Ev Williams: Twitter Can Reduce Information OverloadLiz Gannes
At its core, Twitter is a "recipient-driven medium," said Chief Executive Evan Williams in a public conversation tonight in San Francisco. What does that mean? Williams, an unusually theoretical CEO, was happy to explain. He spoke at a high level about the ideas that drive his company (which is now up to 145 million users). Williams contended that the medium of Twitter is (gasp!) actually well-suited to handle information overload.
Williams, on stage at a Girls in Tech event at Kicklabs, compared Twitter with e-mail, where information overload can be incapacitating. "The problem with e-mail is that it's sender-driven, and sender-driven media doesn't scale," he said. On the one hand, the recipient hates e-mail for being spammy, because "the sender is motivated to send as much stuff as possible because it's free." On the other hand, the sender may be dissatisfied because she's not reaching the right audience for whom she may not even have e-mail addresses.
Blogging (Williams was previously the founder of Blogger) and Tweeting can be different (and better) than e-mail, he said, because people who have something to say can find their audience. That's a much better situation for both the publisher of the information and the consumer of it. So recipient-based media can scale better "in a world of infinite information," he said.
That's also in contrast to Google (GOOG), said Williams, which serves more purpose-driven needs vs. Twitter's focus on "an interest-based world."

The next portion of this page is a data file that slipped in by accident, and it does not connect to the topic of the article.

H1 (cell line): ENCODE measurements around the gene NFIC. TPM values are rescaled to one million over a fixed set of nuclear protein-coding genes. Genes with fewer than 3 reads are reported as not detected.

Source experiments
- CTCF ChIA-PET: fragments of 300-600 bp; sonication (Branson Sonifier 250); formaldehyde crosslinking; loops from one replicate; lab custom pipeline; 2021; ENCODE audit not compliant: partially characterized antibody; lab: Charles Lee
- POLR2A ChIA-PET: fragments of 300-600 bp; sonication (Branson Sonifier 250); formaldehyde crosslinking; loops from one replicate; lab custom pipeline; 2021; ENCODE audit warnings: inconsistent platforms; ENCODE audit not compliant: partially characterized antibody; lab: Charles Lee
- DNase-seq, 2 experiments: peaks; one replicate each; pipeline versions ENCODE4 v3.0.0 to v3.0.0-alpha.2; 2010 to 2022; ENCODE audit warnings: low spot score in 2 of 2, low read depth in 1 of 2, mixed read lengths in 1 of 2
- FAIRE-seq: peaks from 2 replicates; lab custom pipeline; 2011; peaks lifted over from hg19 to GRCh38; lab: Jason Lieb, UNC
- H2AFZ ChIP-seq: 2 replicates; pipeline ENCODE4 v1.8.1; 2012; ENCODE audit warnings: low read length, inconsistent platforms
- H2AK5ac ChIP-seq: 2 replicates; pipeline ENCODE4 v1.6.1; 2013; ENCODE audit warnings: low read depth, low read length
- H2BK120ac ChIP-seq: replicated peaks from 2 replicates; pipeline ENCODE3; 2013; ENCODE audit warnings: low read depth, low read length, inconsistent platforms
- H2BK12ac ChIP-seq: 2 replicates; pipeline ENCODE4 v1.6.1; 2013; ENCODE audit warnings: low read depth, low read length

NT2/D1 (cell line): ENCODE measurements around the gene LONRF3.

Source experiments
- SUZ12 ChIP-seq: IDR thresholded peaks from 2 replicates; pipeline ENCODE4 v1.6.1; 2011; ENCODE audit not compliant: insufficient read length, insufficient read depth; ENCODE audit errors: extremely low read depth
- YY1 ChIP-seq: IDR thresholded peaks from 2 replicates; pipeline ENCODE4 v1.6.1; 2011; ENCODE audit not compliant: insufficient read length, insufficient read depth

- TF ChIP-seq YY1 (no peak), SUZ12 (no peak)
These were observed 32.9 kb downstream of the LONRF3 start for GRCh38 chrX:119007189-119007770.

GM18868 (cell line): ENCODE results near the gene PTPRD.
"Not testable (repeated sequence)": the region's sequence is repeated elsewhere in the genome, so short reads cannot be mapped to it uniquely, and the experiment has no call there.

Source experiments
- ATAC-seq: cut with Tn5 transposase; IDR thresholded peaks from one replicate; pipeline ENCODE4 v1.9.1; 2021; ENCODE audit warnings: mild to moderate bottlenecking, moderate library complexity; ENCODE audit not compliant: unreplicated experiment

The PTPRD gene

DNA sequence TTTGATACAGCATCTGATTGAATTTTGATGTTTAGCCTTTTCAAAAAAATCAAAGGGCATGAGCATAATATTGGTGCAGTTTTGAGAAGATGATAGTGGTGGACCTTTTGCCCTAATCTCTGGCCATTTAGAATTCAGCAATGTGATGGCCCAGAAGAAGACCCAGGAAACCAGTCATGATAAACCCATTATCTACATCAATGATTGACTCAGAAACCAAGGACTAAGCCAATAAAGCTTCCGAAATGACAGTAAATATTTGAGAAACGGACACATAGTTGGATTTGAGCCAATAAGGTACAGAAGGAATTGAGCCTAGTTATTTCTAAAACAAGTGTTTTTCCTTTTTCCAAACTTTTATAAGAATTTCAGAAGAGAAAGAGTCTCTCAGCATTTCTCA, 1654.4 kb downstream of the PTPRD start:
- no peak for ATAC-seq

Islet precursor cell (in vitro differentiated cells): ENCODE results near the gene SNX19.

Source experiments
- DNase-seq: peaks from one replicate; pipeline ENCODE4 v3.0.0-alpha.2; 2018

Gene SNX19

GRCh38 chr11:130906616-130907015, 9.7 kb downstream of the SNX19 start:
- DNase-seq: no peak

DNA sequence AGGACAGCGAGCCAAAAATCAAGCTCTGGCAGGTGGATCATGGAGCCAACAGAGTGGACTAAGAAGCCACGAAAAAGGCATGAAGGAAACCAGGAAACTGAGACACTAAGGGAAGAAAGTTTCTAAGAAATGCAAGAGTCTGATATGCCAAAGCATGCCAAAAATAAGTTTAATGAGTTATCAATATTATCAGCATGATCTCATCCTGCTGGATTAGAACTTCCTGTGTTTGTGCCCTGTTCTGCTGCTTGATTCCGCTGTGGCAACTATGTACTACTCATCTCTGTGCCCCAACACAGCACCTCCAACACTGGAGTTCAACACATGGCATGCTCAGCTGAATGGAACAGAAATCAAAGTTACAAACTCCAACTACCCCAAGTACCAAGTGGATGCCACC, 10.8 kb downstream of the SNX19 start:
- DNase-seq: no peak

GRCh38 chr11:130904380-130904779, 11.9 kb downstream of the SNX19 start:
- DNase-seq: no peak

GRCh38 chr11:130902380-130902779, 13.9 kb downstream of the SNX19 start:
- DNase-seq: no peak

What Google and Twitter Are Good At
"Google is very good at 'I need to solve a problem, I need to buy something, I need an answer,'" he said. "Twitter is more 'I'm interested in many things, I don't know what I need to know.'" Whereas Google is more likely to be gamed by a company such as Demand Media, Twitter is a different beast.
There's still the problem, however, of filtering information on Twitter. "What we need to get much better at is scaling that system so you don't have to pay attention to everything, but you don't miss the stuff you care about," Williams said. He said more such products are on the way.
Williams cited Google CEO Eric Schmidt, who recently said more information is now produced in two days than in all of time before 2003. Williams said automated streams of information from services such as Fitbit and Blippy—in addition to the proliferation of media—will only add to that problem.
Williams also said to expect forthcoming products that would help filter relevant tweets around events, similar to what Twitter is doing with location. This would go beyond the user-developed convention of hashtags, he said, though he didn't elaborate.
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